Laurie Anderson – National Concert Hall – 14-05-17 – Review
Laurie Anderson Residency: The Language of the Future
Three new and exclusive performances at the National Concert Hall
Saturday 13th, Sunday 14th & Monday 15th May 8.00pm
This was the second night of the Laurie Anderson residency at the National Concert Hall. In truth, the audience were not quite sure what to expect from the performer. Anderson is known for her crossover hit O Superman, but her career has gone in many directions. Last year she release her first feature film in almost 30 years; Heart of a Dog. The film was a musing on life and death, giving the viewer a variety of images while Anderson narrated.
Anderson started the second day of her residency with a performance of her ‘Music For Dogs’ on the grounds of the National Concert Hall. It is a 20 minute long piece that can be enjoyed by humans, but is ideally suited for dogs, with sections of it that can only be heard by the canine ear! She was also interviewed by Tony Clayton-Lea ‘On Art & Politics’ at 6pm, so they are certainly getting their money’s worth from the performer!
The performances are part of her ongoing work The Language of The Future. On the second day, the main night time performance was billed as Talking Book and was a collection of stories from Laurie Anderson’s forthcoming book All the Things That I Lost in the Flood, which will be released later this year.
The night opened with a short musical piece by Anderson on violin and electronics. This was a brief introduction before she took her position at the centre podium to start the talk. One of the inspirations of the piece was a quote from William S. Burroughs ‘Language is a virus from outer space’, which Anderson enjoys as it supposes that language is a life form. She told of a performance she made in Japan, where she learned a phonetic version of the text in the local language, only to discover the version she learned was spoken by a man with a stutter! She also spoke of a CD Rom called Puppet Motel which allowed you to take Crime and Punishment by Dostoyevsky and alter the text to add your own names, locations and even plot lines, quickly creating your own masterpiece.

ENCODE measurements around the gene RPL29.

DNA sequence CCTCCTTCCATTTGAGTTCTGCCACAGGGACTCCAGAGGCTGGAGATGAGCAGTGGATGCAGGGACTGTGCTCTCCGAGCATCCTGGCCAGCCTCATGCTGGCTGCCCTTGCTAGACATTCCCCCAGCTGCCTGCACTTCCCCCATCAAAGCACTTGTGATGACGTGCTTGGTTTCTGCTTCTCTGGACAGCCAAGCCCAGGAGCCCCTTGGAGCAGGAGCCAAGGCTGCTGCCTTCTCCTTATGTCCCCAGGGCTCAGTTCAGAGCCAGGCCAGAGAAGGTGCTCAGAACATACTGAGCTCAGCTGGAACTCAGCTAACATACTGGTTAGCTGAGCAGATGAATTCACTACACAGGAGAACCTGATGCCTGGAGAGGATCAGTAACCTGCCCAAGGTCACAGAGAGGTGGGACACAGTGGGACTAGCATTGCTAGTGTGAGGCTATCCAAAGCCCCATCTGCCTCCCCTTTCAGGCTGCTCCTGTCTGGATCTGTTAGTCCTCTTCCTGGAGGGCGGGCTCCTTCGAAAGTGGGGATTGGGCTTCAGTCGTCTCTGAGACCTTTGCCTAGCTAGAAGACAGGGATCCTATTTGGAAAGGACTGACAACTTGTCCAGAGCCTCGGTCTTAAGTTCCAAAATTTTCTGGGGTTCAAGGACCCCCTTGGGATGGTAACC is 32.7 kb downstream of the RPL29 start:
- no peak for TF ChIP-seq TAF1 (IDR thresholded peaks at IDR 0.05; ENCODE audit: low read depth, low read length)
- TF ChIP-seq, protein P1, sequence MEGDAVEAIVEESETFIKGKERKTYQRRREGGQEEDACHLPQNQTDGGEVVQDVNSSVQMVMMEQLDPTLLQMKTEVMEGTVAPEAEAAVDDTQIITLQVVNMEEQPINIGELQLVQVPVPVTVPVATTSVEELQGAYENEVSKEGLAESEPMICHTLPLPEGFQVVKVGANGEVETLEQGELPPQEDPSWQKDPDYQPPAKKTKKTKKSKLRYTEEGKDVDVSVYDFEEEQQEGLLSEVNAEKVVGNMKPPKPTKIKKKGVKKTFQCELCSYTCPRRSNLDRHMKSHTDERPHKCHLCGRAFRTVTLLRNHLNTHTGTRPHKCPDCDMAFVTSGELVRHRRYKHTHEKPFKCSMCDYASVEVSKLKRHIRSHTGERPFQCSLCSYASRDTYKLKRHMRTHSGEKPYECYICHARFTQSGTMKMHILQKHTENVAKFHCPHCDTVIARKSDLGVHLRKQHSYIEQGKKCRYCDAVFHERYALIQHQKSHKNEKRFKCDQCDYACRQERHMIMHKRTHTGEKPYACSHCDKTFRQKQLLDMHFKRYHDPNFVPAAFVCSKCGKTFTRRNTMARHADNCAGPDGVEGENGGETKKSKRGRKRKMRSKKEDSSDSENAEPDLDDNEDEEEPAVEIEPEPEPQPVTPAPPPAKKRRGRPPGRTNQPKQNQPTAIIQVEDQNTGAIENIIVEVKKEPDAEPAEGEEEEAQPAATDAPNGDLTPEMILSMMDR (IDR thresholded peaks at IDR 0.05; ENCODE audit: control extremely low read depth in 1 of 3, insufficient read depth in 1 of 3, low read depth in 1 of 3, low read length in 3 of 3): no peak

She talked of her time as NASA’s first and to date only artist-in-residence. It was an experience she enjoyed as when she arrived there was no clear structure to her job. She roamed the campus talking to scientists. She realised there is a clear comparison between artists and scientists as neither knows what they are looking for. Also, she thought experiments such as their Staircase to Space and the Greening of Mars could equally be at home in an art gallery as in a science lab.
The night continued with a discussion on Moby Dick, which she converted into an Opera. She talked of finding a copy of Herman Melville’s own bible, which had notes and insights scribbled into the margins, although they had been largely rubbed out by Melville’s wife.
She moved quickly from one topic to the next, with the audience hanging on her every word. She used large scale projections onto a screen to illustrate her points. They showed a variety of images, which related to the stories she told.
In total, she talked for 100 minutes on a wide range of topics. It would be difficult to categorise exactly what the night was, neither a reading, a talk nor a musical experience, although with elements of each. It is quite fitting for the artist herself as she moves between many different art forms. She is a fascinating woman and this night was an insight into her artistic process.
Her residency concludes tonight with Improv!, a night with Cellist Rubin Kodheli and Irish fiddle player Caoimhín Ó Raghallaigh.